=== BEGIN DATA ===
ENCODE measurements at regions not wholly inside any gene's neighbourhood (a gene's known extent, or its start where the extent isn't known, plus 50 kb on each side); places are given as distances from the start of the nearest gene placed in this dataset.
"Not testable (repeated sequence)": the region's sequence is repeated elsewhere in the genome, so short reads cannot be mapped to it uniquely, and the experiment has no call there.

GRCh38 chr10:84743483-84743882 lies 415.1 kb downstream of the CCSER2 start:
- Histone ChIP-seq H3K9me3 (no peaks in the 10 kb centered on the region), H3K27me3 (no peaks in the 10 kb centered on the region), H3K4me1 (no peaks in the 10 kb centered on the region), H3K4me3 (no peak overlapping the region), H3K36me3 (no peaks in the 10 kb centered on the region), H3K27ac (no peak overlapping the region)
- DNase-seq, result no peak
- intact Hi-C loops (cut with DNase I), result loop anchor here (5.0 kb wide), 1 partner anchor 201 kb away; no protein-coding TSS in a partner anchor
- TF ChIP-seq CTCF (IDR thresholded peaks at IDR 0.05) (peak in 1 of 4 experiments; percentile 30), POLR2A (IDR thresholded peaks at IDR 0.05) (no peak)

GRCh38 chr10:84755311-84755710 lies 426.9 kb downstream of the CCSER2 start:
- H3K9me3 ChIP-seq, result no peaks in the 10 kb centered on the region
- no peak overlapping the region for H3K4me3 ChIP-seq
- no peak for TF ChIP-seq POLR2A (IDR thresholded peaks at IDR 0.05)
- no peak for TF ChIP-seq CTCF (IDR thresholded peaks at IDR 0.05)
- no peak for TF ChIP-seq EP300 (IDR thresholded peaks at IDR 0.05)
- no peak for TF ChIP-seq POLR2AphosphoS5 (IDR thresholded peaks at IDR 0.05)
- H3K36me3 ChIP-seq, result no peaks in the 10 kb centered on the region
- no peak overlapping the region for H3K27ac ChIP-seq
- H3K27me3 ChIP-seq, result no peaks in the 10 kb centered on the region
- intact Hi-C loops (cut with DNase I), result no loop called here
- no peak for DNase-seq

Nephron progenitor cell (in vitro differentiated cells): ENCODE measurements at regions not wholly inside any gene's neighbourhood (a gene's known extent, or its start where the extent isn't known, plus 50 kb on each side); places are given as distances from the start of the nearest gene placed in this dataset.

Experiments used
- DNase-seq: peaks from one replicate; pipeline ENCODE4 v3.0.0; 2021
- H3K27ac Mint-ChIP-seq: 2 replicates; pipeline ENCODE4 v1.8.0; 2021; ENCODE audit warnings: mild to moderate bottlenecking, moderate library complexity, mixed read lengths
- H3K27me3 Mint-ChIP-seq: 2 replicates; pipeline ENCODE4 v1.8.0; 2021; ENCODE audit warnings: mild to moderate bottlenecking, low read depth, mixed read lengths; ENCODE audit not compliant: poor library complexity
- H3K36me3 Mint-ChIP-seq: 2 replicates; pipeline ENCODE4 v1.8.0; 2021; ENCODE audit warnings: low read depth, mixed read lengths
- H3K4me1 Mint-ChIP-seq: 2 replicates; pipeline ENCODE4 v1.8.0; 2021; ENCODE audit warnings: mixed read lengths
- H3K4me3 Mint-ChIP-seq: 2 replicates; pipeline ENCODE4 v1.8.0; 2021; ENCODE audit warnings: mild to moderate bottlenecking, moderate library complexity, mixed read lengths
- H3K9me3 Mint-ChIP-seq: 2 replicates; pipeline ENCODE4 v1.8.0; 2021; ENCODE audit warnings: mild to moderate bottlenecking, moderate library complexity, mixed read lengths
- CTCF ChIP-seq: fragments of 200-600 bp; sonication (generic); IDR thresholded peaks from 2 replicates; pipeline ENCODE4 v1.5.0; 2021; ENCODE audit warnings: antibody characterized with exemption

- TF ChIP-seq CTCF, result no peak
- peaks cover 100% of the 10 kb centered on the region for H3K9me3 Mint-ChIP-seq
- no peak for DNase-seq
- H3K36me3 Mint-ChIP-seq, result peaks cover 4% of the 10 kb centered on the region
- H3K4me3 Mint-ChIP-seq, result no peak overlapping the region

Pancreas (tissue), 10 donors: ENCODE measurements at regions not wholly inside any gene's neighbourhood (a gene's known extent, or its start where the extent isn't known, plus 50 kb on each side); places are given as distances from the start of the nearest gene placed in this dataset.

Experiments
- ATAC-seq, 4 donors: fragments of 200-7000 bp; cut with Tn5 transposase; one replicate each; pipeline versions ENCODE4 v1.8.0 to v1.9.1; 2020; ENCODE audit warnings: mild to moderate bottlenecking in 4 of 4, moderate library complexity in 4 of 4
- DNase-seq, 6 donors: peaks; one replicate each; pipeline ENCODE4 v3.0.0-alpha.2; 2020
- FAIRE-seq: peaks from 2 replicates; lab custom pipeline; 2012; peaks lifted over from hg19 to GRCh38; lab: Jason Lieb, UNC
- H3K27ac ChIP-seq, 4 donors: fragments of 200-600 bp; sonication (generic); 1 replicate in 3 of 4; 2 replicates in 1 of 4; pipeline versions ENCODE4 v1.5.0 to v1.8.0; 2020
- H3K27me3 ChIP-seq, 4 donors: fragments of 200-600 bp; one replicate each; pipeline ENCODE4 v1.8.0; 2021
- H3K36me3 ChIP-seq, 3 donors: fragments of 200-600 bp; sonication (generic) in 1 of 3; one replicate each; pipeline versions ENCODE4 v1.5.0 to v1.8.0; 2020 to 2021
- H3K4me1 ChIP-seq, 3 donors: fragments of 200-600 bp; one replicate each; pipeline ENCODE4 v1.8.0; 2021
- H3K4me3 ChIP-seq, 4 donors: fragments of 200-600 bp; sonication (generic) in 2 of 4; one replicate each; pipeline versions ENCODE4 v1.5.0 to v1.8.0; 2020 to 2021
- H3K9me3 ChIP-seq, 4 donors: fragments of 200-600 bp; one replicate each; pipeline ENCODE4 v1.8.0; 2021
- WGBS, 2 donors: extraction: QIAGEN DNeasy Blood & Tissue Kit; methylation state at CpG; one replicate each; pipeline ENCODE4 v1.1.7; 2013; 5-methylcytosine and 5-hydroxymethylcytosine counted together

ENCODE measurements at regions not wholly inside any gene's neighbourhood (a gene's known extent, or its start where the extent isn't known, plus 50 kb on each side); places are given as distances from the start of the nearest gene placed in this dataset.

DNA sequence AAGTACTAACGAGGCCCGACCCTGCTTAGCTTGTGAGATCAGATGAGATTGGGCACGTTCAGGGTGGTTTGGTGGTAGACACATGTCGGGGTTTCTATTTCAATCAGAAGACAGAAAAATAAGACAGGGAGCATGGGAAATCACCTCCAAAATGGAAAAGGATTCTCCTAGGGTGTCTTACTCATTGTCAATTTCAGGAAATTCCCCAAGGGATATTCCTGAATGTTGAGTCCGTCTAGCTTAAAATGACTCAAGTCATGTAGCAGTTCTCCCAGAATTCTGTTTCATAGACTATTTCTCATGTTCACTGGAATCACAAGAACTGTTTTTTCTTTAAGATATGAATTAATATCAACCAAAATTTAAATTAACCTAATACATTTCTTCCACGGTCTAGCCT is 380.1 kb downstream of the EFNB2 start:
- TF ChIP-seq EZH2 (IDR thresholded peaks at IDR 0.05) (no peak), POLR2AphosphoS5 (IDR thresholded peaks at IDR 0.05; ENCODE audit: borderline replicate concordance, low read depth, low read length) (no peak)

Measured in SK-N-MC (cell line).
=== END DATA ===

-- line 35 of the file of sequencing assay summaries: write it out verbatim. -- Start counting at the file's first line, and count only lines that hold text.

Pancreas (tissue), 10 donors: ENCODE measurements at regions not wholly inside any gene's neighbourhood (a gene's known extent, or its start where the extent isn't known, plus 50 kb on each side); places are given as distances from the start of the nearest gene placed in this dataset.